I spent much of this week in the pediatric intensive care unit with my sweet cousin, Anne and her amazing parents. For those of you who don't know, Anne is 17 years old and has Down's Syndrome. She was diagnosed with biphenotypic acute leukemia on February 1st of this year. The past 8 months have been full of chemo, infections, blood and platelet transfusions. One complication after another. We almost lost her around Easter of this year. It was heartbreaking.
Through all of this, Anne, amazing Anne has remained brave, even when she didn't really understand why this was happening to her. She just knows she is really sick and has to go to the hospital a lot. After getting a shot from her nurse, Anne would cry sometimes and then rub the arm of her nurse, as if to console her. When her doctor came in to assess her when she was at her sickest, Anne still found the strength to raise her arms out for a hug - causing a typically stoic attending physician to have tears in her eyes.
My mom and I were there the day she was diagnosed. What an awful day. I remember my aunt, whom I love dearly, twice collapsing in my arms with grief. Why was this happening to this innocent girl with a soul as pure as any I will ever meet?? "Stay strong, Katie." I told myself over and over. They need you now.
Even during my darkest days, I would somehow summon the strength to get to that hospital. There have been so many times I have explained all that is happening to her to my aunt and uncle, after all, oncology is my specialty as a nurse. I just want to make this a little easier for them - the most loving parents Anne could ever have. I want to put a smile on my aunt's face when Anne is in surgery, make them laugh, ease their burden, hug them as hard as I can and tell them she is going to be okay.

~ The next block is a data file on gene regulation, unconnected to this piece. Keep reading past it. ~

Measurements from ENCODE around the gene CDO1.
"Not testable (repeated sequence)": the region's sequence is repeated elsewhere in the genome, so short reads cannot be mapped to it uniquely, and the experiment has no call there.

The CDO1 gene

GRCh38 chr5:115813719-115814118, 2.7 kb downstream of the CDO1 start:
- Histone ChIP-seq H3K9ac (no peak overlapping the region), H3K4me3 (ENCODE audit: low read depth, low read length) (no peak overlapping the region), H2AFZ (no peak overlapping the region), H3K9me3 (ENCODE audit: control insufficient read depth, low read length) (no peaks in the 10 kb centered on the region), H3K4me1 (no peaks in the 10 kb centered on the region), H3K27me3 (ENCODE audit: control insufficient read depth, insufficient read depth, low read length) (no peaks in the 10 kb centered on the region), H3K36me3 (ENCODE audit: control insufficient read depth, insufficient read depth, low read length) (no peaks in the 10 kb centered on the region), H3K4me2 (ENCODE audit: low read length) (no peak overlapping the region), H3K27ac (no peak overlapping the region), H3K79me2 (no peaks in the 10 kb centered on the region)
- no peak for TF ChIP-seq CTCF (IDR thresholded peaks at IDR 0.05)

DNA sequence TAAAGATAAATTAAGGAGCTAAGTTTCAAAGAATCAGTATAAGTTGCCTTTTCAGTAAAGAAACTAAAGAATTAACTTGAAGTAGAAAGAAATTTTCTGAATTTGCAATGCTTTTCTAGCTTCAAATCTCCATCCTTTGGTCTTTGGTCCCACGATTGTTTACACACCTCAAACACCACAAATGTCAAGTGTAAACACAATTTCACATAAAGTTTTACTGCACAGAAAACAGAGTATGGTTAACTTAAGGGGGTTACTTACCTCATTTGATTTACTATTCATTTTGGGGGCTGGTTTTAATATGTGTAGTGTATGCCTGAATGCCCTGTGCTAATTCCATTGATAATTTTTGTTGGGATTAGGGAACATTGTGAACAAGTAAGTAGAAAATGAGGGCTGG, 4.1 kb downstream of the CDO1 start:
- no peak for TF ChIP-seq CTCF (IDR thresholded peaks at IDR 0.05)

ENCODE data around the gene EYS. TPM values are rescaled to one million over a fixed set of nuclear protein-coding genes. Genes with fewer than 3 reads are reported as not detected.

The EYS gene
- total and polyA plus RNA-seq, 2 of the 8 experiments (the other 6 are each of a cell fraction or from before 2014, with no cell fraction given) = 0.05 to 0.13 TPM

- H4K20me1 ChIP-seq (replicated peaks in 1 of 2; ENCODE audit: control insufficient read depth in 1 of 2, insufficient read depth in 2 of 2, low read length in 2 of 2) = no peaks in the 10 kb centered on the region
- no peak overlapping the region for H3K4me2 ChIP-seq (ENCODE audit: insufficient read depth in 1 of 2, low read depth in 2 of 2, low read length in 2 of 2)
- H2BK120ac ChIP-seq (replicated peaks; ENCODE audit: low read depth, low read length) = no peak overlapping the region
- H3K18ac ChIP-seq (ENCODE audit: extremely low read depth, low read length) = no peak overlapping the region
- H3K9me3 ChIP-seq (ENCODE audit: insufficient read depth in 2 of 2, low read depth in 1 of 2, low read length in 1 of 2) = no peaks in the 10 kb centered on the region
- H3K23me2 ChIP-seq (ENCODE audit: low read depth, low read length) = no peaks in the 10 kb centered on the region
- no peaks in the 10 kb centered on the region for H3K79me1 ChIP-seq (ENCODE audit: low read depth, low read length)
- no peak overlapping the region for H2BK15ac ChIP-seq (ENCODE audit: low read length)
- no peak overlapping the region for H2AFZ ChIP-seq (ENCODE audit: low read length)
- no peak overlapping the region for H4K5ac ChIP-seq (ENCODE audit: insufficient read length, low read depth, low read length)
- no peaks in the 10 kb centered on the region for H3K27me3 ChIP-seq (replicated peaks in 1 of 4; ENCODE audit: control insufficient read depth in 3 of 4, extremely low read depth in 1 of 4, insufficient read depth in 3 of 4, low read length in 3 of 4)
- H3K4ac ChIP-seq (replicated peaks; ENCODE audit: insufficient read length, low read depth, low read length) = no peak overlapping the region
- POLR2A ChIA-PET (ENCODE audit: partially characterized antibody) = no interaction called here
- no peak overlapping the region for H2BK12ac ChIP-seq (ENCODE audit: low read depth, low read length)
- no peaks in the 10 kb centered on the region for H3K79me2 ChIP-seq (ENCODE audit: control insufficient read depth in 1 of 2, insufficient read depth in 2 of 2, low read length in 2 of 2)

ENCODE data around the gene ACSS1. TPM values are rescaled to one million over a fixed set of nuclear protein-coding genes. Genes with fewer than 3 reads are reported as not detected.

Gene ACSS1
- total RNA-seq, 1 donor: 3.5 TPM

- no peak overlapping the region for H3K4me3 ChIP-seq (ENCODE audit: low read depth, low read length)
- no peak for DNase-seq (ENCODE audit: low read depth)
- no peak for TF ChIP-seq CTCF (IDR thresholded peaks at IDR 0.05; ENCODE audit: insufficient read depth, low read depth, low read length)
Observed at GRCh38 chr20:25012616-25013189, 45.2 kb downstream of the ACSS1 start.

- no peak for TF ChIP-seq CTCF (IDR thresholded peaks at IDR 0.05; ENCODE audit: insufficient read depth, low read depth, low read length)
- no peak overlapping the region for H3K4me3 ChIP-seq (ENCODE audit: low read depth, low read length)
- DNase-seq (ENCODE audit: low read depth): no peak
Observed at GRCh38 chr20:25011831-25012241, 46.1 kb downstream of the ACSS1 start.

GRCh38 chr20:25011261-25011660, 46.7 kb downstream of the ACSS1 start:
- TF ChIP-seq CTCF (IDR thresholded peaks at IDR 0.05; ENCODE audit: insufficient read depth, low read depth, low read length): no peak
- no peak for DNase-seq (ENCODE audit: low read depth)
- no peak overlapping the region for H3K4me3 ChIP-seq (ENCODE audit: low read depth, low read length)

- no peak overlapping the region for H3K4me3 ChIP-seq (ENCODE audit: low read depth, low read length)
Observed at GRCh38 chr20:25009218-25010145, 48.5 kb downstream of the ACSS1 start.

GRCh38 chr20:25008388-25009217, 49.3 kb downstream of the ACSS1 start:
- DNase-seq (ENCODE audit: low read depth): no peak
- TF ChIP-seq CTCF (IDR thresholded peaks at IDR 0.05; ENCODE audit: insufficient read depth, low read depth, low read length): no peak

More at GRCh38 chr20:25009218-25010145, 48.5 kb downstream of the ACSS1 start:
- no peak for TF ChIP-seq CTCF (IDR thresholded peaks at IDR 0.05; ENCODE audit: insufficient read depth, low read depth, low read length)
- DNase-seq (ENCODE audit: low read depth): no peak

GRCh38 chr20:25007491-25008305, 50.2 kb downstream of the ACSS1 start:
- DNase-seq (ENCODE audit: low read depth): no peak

That girl. God, that girl is amazing. Helping take care of Anne has helped me. That beautiful soul has made me better just by being around her. Seeing her smile when I walk into the room makes me think I can put the anorexia away for the day. I do better. She is healing me. This sick little girl is healing me more than any therapist ever could. That face, her face makes me smile, makes me warm inside, makes me cry, makes me shake with fear at the thought of ever losing her.
Anne was just in the PICU because my aunt, with the eyes of an eagle, noticed swelling in her left arm. Turns out, she had a HUGE clot along her central line, completely occluding her subclavian vein. This vein drains directly into her heart. It was at least four inches long. Her surgeon, a handsome, young Greek man with a name I can't remember (I call him Dr. HOTsisopolis - sounds Greek, right. Wonder if he's married...I digress) carefully explained the procedure she would need to safely remove this clot.
This was a huge challenge. To safely remove this clot, they would have to thin her blood. She is already prone to bleeding because of how the chemotherapy affects her blood. Thus, the three day stay in the PICU. Anne went home yesterday, only to return this Tuesday for more surgery to remove the central line. (I hope Dr. Hotsisopolis is there...sigh...).
Anne is going to be singing with her school choir in two weeks. When she was getting ready to be discharged, she sang a song for all of us. She was off key, off rhythm but it may have been one of the most beautiful things I have ever heard. Three nurses, my aunt and uncle and I a listened and applauded when she finished. She smiled and ducked her head, being a bit shy. My heart broke into little pieces. She is a wonder. I love that girl. Please, please don't take her away from us.
Just because I smile and laugh at the hospital, doesn't mean don't come home and cry. And pray that we get to keep her.